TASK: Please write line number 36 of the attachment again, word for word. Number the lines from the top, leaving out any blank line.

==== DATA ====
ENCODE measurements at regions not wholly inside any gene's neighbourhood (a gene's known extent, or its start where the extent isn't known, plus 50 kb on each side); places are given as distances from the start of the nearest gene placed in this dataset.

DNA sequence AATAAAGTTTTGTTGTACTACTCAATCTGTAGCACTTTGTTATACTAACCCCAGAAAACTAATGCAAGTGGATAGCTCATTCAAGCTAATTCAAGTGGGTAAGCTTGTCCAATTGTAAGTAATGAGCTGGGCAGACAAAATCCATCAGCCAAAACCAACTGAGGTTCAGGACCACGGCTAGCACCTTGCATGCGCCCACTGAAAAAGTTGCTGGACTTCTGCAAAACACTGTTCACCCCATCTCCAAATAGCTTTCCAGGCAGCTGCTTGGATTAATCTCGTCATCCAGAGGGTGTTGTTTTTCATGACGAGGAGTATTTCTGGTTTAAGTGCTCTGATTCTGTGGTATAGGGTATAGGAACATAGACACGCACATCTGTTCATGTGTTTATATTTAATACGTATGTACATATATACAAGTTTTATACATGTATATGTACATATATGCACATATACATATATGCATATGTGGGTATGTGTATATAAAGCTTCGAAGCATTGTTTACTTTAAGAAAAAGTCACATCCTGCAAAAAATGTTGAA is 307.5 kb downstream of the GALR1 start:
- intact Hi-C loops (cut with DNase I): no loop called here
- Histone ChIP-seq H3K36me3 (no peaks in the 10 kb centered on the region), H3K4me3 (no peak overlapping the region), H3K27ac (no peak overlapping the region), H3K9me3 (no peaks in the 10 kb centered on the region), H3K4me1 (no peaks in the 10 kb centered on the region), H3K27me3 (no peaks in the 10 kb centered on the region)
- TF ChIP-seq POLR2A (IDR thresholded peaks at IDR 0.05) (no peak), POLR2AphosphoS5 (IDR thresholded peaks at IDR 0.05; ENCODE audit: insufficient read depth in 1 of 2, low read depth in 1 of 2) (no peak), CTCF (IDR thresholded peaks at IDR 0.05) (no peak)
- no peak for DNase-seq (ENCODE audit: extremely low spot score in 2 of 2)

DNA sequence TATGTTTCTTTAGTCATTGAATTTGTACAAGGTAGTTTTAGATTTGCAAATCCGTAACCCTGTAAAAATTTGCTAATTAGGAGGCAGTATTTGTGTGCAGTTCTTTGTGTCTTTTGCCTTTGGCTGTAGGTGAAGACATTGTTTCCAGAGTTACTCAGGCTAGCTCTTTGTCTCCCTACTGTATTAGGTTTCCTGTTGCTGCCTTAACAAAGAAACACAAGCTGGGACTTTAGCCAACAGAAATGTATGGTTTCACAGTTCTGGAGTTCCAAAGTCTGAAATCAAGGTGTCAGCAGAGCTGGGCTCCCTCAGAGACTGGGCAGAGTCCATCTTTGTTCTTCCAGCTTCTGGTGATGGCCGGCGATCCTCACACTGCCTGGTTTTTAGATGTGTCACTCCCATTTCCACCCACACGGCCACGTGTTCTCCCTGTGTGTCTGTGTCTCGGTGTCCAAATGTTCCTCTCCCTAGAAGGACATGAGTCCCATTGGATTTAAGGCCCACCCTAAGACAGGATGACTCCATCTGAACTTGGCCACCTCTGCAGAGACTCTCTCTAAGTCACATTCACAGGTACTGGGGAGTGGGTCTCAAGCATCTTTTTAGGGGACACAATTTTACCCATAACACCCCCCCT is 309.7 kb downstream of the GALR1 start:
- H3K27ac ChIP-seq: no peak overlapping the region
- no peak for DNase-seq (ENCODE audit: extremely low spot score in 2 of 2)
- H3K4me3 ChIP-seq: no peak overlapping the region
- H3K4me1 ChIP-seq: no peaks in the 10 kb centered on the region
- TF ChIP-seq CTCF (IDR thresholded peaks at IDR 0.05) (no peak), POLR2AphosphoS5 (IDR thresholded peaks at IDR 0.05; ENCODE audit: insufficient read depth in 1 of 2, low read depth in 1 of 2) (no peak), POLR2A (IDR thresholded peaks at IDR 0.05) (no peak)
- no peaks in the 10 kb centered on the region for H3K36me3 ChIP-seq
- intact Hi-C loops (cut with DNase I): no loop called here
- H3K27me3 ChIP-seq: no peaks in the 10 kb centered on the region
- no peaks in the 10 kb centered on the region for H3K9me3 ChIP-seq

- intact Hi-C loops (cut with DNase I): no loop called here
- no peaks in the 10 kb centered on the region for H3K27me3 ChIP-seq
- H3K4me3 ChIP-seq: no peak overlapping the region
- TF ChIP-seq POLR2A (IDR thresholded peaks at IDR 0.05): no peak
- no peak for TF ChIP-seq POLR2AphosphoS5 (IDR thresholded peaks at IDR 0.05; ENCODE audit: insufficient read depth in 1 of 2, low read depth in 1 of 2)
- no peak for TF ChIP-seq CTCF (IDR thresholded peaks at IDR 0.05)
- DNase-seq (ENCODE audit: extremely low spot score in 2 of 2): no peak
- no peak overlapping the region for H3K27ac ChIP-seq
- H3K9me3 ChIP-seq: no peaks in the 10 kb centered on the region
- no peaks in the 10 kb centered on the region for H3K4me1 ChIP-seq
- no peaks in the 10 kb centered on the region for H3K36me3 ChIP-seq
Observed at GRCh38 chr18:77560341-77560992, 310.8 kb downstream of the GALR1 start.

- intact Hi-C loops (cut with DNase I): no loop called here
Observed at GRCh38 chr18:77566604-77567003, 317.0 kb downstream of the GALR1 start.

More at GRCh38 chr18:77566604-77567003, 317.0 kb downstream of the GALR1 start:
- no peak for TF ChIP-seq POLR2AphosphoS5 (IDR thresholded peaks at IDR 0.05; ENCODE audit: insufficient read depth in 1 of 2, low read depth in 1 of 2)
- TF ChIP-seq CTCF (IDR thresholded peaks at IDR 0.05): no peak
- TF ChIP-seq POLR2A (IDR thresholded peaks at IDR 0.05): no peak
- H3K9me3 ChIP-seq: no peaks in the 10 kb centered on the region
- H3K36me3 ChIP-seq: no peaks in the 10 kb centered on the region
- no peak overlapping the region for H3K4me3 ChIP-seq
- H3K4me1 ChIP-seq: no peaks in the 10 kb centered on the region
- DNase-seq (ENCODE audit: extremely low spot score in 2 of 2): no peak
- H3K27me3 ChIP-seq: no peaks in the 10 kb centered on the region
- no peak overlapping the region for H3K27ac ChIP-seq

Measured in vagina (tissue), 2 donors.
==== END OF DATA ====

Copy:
- H3K36me3 ChIP-seq: no peaks in the 10 kb centered on the region